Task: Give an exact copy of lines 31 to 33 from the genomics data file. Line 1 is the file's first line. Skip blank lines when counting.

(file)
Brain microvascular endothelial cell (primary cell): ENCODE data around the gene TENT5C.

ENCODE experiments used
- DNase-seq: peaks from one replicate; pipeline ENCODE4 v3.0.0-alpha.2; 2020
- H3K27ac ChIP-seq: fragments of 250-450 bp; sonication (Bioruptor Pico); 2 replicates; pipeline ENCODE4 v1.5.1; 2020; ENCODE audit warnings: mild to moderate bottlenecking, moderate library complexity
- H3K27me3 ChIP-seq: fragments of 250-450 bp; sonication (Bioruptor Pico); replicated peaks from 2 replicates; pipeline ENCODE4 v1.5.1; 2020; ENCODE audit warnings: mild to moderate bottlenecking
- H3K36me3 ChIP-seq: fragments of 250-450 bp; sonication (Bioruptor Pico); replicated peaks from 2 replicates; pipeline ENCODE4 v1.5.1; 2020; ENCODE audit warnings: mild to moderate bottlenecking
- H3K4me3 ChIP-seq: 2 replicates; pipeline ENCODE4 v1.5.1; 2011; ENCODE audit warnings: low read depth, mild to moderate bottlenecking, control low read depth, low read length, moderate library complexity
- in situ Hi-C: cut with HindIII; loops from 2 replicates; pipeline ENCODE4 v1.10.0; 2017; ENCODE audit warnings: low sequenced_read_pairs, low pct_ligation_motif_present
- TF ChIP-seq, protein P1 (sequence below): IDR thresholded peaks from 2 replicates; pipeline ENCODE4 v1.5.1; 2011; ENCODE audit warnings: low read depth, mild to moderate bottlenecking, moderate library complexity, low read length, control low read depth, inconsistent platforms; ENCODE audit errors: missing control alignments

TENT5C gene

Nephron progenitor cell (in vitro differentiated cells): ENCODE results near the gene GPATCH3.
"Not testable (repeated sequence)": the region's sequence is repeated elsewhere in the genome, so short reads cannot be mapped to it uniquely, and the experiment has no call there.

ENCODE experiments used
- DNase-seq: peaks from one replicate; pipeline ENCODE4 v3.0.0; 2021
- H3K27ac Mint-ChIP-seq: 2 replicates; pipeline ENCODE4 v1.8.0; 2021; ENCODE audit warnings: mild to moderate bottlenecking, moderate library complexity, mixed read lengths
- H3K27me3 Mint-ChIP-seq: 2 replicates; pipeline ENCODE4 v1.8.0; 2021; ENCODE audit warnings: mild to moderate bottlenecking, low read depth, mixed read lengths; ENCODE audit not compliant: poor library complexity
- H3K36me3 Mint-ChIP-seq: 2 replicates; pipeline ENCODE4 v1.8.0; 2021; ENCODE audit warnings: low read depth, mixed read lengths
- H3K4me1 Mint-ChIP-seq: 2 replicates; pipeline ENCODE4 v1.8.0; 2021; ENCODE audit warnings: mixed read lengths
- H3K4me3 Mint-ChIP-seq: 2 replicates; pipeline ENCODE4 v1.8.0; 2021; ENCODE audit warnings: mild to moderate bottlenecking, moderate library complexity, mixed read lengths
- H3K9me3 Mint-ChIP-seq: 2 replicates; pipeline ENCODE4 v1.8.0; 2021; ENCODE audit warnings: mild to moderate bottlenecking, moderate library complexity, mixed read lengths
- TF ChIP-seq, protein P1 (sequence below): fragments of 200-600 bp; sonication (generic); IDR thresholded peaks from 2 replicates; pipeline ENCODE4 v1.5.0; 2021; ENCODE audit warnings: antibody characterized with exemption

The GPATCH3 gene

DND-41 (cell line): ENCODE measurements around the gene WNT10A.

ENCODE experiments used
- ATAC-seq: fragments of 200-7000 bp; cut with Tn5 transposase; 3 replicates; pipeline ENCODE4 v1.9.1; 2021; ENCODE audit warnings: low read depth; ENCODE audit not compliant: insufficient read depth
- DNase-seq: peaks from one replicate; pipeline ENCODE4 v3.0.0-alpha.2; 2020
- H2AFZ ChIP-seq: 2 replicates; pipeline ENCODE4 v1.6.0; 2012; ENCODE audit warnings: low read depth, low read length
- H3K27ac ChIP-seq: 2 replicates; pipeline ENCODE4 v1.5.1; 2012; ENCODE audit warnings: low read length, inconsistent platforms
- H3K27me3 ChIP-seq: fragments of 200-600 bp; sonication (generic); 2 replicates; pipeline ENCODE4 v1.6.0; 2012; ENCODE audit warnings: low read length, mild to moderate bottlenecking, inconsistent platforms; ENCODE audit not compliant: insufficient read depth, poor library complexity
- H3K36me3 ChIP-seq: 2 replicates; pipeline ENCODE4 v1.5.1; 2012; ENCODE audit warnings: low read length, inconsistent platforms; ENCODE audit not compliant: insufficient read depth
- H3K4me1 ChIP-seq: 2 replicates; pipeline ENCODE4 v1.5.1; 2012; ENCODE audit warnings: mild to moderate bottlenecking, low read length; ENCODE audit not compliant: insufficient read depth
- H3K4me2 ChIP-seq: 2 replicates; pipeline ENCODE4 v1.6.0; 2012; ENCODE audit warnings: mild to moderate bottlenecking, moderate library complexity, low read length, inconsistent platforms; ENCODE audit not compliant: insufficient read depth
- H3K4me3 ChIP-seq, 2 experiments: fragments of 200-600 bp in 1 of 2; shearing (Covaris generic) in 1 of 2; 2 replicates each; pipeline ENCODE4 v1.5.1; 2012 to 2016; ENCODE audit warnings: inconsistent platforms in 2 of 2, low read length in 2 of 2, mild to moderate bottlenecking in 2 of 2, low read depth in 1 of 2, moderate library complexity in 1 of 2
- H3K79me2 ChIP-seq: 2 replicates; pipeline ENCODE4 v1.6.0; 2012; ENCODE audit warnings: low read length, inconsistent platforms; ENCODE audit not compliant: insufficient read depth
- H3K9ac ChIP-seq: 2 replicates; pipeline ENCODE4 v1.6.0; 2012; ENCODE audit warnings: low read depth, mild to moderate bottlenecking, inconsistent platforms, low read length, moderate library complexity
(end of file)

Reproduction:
- H3K4me1 ChIP-seq: 2 replicates; pipeline ENCODE4 v1.5.1; 2012; ENCODE audit warnings: mild to moderate bottlenecking, low read length; ENCODE audit not compliant: insufficient read depth
- H3K4me2 ChIP-seq: 2 replicates; pipeline ENCODE4 v1.6.0; 2012; ENCODE audit warnings: mild to moderate bottlenecking, moderate library complexity, low read length, inconsistent platforms; ENCODE audit not compliant: insufficient read depth
- H3K4me3 ChIP-seq, 2 experiments: fragments of 200-600 bp in 1 of 2; shearing (Covaris generic) in 1 of 2; 2 replicates each; pipeline ENCODE4 v1.5.1; 2012 to 2016; ENCODE audit warnings: inconsistent platforms in 2 of 2, low read length in 2 of 2, mild to moderate bottlenecking in 2 of 2, low read depth in 1 of 2, moderate library complexity in 1 of 2